Scientists use laser-powered mind control to make flies flirt
Neurons treated with a heat-activated protein were activated with infrared lasers to trigger courtship behaviour
Monday 03 March 2014
Neuroscientists have successfully controlled a fly’s behaviour with thermogenetics – a new technique that uses lasers to remotely activate brain neurons.
Using the whimsically named Fly Mind-Altering Device (also known as FlyMAD), researchers were able to trigger complex courtship behaviour in a target fly, essentially causing the insect to ‘fall in love’ with a ball of wax.
The research, led by Barry Dickson of the Howard Hughes Medical Institute in Ashburn, Virginia, is similar to optogenetics; a method that activates neurons using light and that has previously been used to control behaviour in mice.
However, while optogenetics require fibre-optic cables to be embedded into mice skulls to activate the genetically-altered neurons, thermogenetics achieves the same effect by using infrared lasers to deliver the ‘instructions’ directly to the fly’s brain.
Scientists have previously influenced fly behaviour by adding a heat-activated protein called TRPA1 to neurons associated with certain actions. When flies modified in this way are placed in a hot box the targeted neurons activate and trigger certain behaviours.
FlyMAD, however, uses a video camera to track the fly as it moves around a box before directing an infrared laser at the insect and activating the parts of its neural circuit that control courtship.
A screenshot showing a fly controlled by FlyMAD approaching a ball of wax.
In a video from Nature, the subject fly can be seen attempting to mate with a ball of wax, circling and ‘singing’ to it by vibrating its wings. This courtship behaviour continued for 15 minutes after the laser had been shut off “suggesting that the heat had triggered a lasting, complex behavioural state”.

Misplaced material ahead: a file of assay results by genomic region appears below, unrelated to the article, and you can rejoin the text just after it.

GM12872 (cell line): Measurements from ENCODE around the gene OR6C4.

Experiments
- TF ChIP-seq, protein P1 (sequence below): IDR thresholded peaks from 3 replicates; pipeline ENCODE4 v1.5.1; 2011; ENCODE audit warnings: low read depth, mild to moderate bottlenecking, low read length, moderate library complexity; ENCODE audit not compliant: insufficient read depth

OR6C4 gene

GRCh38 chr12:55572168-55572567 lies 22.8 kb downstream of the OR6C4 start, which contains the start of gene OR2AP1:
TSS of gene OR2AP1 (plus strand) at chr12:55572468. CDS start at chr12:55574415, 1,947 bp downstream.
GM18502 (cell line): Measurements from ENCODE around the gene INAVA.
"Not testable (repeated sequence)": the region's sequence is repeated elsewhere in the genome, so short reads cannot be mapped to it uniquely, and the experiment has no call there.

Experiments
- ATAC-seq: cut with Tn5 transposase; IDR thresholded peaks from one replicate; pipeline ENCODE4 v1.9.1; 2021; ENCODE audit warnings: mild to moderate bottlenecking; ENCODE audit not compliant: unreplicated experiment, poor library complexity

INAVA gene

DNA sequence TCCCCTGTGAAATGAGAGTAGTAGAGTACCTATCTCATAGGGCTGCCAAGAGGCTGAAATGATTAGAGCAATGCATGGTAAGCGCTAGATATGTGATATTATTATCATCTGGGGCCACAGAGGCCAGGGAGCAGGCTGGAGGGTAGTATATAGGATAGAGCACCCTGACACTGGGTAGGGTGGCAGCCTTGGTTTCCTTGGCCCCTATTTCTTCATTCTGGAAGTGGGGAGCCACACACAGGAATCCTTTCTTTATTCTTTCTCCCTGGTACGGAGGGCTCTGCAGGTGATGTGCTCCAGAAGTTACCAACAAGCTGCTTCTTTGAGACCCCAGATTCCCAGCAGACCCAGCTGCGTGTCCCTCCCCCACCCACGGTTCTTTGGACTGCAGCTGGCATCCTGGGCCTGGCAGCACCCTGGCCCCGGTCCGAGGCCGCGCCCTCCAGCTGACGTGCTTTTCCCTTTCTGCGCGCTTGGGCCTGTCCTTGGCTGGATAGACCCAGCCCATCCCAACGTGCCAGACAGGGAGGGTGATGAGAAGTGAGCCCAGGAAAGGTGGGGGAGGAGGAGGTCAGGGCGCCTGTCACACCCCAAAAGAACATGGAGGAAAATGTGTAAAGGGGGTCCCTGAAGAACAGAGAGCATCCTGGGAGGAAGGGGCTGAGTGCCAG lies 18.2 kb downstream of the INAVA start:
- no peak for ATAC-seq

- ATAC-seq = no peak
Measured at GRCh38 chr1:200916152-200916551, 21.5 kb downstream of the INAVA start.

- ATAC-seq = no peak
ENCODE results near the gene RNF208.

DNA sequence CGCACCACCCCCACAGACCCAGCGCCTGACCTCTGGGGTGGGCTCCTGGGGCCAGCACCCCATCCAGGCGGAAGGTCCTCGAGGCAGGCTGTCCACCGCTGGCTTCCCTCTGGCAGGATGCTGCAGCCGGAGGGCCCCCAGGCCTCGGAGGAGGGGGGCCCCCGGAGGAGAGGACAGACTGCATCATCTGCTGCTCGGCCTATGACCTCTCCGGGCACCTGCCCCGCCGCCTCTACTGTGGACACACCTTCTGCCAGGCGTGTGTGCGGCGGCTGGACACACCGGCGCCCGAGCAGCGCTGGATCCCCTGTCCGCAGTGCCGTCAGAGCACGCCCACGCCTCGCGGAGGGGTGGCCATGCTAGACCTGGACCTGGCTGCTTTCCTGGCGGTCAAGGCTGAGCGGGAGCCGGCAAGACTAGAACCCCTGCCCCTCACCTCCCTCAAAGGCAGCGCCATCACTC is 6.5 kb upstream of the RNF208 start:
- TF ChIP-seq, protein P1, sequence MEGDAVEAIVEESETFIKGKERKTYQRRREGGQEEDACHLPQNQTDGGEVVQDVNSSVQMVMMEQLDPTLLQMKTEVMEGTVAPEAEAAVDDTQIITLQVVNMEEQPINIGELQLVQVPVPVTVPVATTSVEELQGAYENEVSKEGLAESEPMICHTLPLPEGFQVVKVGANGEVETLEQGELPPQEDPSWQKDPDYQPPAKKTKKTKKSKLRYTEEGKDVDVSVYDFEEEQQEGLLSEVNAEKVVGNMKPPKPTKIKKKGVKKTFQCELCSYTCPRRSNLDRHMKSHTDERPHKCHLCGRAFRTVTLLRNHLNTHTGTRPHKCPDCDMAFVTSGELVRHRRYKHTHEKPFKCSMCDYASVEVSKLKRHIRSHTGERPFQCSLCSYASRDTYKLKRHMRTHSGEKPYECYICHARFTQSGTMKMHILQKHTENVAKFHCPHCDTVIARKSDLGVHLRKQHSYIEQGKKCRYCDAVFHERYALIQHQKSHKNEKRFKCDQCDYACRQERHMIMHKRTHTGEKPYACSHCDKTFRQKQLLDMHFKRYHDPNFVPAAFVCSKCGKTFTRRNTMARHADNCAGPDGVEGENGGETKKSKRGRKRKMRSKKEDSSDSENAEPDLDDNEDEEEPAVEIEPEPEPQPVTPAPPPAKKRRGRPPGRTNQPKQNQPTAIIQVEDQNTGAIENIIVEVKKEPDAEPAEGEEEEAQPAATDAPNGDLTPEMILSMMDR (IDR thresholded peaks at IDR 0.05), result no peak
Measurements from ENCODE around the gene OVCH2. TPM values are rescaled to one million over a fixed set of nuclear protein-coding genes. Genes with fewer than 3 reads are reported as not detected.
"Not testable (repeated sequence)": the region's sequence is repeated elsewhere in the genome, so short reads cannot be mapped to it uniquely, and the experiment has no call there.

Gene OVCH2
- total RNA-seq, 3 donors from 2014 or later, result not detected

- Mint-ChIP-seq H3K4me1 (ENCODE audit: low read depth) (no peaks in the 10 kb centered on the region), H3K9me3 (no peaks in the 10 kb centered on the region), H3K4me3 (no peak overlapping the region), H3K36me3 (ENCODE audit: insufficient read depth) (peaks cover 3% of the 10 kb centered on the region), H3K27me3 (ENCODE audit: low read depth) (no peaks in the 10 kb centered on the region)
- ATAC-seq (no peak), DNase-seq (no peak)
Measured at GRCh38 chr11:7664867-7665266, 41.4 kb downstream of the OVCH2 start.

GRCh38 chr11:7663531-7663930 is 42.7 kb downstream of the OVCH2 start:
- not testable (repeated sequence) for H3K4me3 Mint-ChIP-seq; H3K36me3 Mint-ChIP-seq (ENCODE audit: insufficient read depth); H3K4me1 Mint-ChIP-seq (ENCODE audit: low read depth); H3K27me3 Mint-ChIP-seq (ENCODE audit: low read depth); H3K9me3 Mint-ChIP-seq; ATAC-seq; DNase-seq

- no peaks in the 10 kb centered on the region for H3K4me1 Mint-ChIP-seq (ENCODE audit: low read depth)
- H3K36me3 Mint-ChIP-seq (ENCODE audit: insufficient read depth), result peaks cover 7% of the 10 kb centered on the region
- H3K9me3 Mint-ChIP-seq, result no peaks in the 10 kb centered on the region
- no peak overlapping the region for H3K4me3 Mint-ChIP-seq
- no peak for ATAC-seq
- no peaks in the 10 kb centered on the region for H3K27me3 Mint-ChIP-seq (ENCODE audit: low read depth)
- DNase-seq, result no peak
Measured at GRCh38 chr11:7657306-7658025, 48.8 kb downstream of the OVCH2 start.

Another test conducted by the neuroscientists was able to instantly make flies walk backwards by activating TRPA1 that had been added to neurons associated with muscular coordination.
The paper written by Dickson and his team is currently awaiting peer review, although some neuroscientists have already welcomed thermogenetics as easier to use than current optogenetic techniques.
Speaking to Nature, Dickson said that he would like to combine the TRPA1 control method with an alternative technique that uses a different light-activated protein known as channelrhodopsin. Scientists say they could then activate different neural circuits at the same time in order to “see which one wins”.
- 2 Disney heiress Abigail disowns her share of family profits in West Bank company
- 3 The secret report that helps Israel hide facts
- 4 Israel's propaganda machine is finally starting to misfire
- 5 'Hello mum, this is going to be hard for you to read ...'
Sally Farmiloe dead: Howards' Way actress, and former mistress of Jeffrey Archer, dies aged 60
Russell Brand accuses FOX News anchor Sean Hannity of terrorism after aggressive Israel-Gaza debate
Pope Francis issues top 10 tips for happiness – including don’t try to convert other people
Sabina Altynbekova, the girl branded 'too good looking' for volleyball, says social media obsession with her is a 'bit much'
Justin Bieber posts Instagram photo of Orlando Bloom crying after Ibiza fight 'over Miranda Kerr'
The secret report that helps Israel hide facts
Land for gas: Merkel and Putin discussed secret deal could end Ukraine crisis
Woman and two children killed by mob in riots over 'blasphemous' Facebook post in Pakistan
A day in the life of Vladimir Putin: The dictator in his labyrinth
Putin is 'thuggish, dishonest and reckless', says British ambassador to US
Richard Dawkins tweets: 'Date rape is bad, stranger rape is worse'
- < Previous
- Next >
£35000 - £40000 per annum + competitive: Progressive Recruitment: .Mid Level V...
£40000 - £45000 per annum + Competitive Benefits: Progressive Recruitment: Dig...
£40000 - £50000 per annum + Car, Medical, Fuel + More!: Progressive Recruitmen...
£50000 - £60000 per annum + benefits: Progressive Recruitment: An absolutely o...